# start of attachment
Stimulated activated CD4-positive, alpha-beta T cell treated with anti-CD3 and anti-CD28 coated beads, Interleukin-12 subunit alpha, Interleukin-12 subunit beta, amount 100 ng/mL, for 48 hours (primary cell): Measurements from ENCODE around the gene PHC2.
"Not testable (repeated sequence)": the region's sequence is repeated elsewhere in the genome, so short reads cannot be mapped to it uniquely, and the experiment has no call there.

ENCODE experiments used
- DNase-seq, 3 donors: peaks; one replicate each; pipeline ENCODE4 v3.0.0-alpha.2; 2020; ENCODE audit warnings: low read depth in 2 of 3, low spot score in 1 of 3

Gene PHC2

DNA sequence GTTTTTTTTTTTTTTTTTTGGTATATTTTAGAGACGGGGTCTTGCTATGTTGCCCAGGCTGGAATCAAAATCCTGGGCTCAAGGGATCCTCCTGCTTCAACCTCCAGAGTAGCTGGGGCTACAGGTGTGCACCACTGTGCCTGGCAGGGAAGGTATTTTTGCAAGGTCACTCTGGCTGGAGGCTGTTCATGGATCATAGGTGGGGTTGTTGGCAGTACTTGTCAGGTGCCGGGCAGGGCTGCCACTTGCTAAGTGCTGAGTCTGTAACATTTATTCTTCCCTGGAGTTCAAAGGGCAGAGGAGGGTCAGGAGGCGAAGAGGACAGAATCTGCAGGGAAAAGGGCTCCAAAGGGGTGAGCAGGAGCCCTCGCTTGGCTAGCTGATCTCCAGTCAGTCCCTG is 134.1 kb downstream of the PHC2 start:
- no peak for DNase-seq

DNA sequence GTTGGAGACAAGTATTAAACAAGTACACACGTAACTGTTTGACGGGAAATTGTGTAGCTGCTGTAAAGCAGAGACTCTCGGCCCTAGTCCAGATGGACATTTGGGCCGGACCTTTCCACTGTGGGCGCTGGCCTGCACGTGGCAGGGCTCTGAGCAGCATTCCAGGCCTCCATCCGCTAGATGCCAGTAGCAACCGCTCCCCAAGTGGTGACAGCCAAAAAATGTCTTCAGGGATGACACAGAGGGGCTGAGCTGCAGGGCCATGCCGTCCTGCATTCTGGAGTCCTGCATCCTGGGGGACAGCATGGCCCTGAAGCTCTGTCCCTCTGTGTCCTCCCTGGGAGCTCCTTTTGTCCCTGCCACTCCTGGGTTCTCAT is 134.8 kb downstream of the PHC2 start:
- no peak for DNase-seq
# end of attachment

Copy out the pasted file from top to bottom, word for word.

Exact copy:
Stimulated activated CD4-positive, alpha-beta T cell treated with anti-CD3 and anti-CD28 coated beads, Interleukin-12 subunit alpha, Interleukin-12 subunit beta, amount 100 ng/mL, for 48 hours (primary cell): Measurements from ENCODE around the gene PHC2.
"Not testable (repeated sequence)": the region's sequence is repeated elsewhere in the genome, so short reads cannot be mapped to it uniquely, and the experiment has no call there.

ENCODE experiments used
- DNase-seq, 3 donors: peaks; one replicate each; pipeline ENCODE4 v3.0.0-alpha.2; 2020; ENCODE audit warnings: low read depth in 2 of 3, low spot score in 1 of 3

Gene PHC2

DNA sequence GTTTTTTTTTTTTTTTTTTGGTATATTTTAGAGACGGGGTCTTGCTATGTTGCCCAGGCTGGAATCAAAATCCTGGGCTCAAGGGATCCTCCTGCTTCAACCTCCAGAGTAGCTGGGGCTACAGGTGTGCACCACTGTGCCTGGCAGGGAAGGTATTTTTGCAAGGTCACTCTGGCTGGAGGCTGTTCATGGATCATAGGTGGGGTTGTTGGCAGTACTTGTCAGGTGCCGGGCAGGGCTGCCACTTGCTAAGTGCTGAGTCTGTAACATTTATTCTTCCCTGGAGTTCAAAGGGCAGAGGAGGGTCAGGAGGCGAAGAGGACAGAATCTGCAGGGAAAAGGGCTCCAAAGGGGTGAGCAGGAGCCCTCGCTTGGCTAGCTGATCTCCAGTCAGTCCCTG is 134.1 kb downstream of the PHC2 start:
- no peak for DNase-seq

DNA sequence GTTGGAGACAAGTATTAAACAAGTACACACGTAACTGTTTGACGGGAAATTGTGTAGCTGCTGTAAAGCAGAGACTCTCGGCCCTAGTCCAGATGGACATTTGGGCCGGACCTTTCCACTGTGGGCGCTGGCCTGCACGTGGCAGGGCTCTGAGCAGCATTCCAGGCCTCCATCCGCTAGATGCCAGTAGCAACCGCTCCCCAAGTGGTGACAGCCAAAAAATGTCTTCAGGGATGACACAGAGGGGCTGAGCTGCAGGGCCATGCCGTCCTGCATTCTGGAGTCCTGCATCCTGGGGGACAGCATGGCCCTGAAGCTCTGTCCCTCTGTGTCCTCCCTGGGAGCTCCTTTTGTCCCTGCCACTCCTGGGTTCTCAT is 134.8 kb downstream of the PHC2 start:
- no peak for DNase-seq